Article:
People are always asking me why I run so many marathons. (Okay, perhaps not lately when I’ve taken a six month break, but usually I get that question a lot.) Most people who do marathons themselves run them once or twice a year, and can’t fathom why I run them more frequently than that.
First of all (and most importantly for me), I think running marathons is incredibly fun. I get to see 26.2 miles of a new place, and probably meet some new running friends along the way. It’s a great excuse to travel somewhere, and gives me both a built-in activity for a morning of my trip, as well as a built-in excuse to stuff my face the night before! (Hmm, and we wonder why I’m having to resort to Dietbet to lose weight…)
But one other benefit of running marathons frequently is that I’m increasing my odds of finishing in a fast time. I will be the first to admit that I’m kind of lazy – I think I could get a much faster PR if I put some serious training in, and also if I really pushed it during a race instead of just settling in for the run and taking it easy. However, by running marathons more than once a season, I’m hedging my bets against the factors that I can’t control.
How many times have you seen someone train hard for months, but then on race day something went wrong and they didn’t reach their goal? Maybe the weather wasn’t conducive to success, maybe they tripped and fell, maybe the course was long, maybe they had to use the porta potty mid-race and ended up standing in line for a while… lots of potential reasons, and I’ve experienced a lot of them myself. Unfortunately, I’ve seen some bloggers caveat their race times due to these excuses (“well, when my Garmin showed 26.2 miles, my time was X:XX, which would be a PR”). Hate to burst your bubble but… things happen. Race results are not adjusted for excuses, no matter how good they are and no matter how much it wasn’t your fault. (And we would all probably do well to remember that lesson in life, as well.)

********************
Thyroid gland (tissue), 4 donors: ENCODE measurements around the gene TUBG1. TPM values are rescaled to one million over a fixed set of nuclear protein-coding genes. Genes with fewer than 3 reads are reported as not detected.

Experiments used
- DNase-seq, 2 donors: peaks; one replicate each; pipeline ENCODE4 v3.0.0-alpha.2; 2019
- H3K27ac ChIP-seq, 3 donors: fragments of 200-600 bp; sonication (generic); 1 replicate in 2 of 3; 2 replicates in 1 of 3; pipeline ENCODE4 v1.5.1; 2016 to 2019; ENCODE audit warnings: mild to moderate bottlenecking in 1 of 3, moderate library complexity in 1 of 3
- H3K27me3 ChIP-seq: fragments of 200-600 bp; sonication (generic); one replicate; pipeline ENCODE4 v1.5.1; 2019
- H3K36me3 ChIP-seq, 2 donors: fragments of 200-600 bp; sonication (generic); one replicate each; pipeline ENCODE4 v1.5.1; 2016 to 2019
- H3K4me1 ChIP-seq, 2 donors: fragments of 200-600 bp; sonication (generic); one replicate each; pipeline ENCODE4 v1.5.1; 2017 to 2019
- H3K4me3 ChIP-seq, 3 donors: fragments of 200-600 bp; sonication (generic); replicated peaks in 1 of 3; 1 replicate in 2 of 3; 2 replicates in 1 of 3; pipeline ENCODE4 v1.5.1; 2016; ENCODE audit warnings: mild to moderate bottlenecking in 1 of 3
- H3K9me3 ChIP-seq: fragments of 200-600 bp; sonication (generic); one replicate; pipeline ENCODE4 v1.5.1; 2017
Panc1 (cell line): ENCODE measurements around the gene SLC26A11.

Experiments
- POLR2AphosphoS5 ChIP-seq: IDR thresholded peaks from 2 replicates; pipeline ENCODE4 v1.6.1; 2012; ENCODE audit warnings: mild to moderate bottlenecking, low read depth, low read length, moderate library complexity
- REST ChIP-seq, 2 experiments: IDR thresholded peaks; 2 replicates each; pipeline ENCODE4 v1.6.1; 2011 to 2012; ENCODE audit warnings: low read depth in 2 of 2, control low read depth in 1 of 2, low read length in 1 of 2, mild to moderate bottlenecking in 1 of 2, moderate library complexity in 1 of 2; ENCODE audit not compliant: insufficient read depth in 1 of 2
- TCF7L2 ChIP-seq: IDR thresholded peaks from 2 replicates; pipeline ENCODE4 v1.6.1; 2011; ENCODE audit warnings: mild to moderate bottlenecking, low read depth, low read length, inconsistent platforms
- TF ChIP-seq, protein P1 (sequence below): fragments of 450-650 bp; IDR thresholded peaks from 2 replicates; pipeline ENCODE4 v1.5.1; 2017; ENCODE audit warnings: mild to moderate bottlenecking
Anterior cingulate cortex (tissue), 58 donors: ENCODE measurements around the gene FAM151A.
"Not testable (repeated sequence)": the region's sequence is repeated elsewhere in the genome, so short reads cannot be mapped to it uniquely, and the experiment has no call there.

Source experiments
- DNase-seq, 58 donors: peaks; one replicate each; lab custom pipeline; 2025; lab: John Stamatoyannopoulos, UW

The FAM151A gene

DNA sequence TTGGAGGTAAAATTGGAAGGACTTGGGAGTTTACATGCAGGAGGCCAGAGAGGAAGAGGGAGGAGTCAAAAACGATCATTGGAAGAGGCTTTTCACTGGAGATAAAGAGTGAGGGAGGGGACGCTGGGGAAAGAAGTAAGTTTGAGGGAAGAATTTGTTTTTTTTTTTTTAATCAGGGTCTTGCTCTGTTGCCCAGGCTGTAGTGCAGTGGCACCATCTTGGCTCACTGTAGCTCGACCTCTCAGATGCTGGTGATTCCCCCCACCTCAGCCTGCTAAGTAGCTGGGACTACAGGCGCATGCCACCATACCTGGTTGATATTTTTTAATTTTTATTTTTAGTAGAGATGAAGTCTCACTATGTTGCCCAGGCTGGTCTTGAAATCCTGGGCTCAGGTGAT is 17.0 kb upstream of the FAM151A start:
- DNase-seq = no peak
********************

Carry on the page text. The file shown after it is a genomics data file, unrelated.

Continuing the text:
On Monday morning, I woke up feeling kind of tired, and wasn’t all that psyched about working out, but I went to Flywheel anyway. (As you have to do sometimes – there are always going to be times you’re not all that psyched about it, but that doesn’t mean you should give up.) When I got there, though, instructor Megan told me how psyched she was to see me, so that made me feel a little better. I figured that I would just get through the workout and then be on my merry way. I reminded myself that sweating usually makes me feel better, and afterward I’d be glad that I went.
I typically score a little above 250 torq points in a 45 minute class. With 10 songs per class, that means an average of 25 points per song. But after the first song on Monday, I was at 32 points. I didn’t think much of it – some songs are longer and some are shorter. But when my average consistently stayed at 30 points per song, I started to wonder. Maybe this was going to be one of those rare classes where every song is long and so there are 9 songs instead of 10? It wasn’t until we got to the arm song (after which there are always two more songs) that I realized the truth: I was performing very well, and was on track to get a personal best. I started pushing it hard from there, and when the class ended, I was amazed to discover that I had scored 315 points – significantly higher than my previous PR of 292.
My first reaction was to think it was a fluke, and not take any credit. Maybe my bike wasn’t calibrated correctly, and 315 shouldn’t have been my score? But I’ve been reading a lot of personal development books lately that point out an interesting gender discrepancy: women are more likely to credit their successes to outside factors, whereas men are more likely to just accept the credit. (Highly recommend Nice Girls Don’t Get the Corner Office to everyone, male and female alike.) With that in mind, I’m owning it. I’m in the 300 Club!
However, I couldn’t help but chuckle at how this happened. I hadn’t gotten a crazy PR at Flywheel by training diligently and saving up all my energy for one class where I’d try to PR no matter what. In fact, I had achieved this high score by simply continuing to go to Flywheel frequently, and only really pushing it once I saw that the situation was primed for success. And yet, the “one shot” approach is the one that many people take when trying to do well in a marathon.
No matter what your big goals are, there are going to be circumstances outside your control that may prevent you from reaching them. It’s fine to acknowledge those factors, but I think it’s important not to use them as excuses. There’s an element of luck in everything we do, and as much as the control freak in me wants to figure out mitigation plans for every possible scenario, sometimes the best way to minimize the effect of those outside forces is to hedge your bets and keep trying again. After the probably hundred or so Flywheel classes that I’ve taken, it was kind of inevitable that one of these days I’d hit on a bike that was being extra nice to me, and I’m not going to discount my new PR just because I may have had a little help with a lucky bike. Instead, I’m going to chalk it up as an example of the good luck that can result from hedging my bets and increasing the odds.
PS: Flywheel Highland Park friends, it’s bike #7, if you want to go try your own luck on it.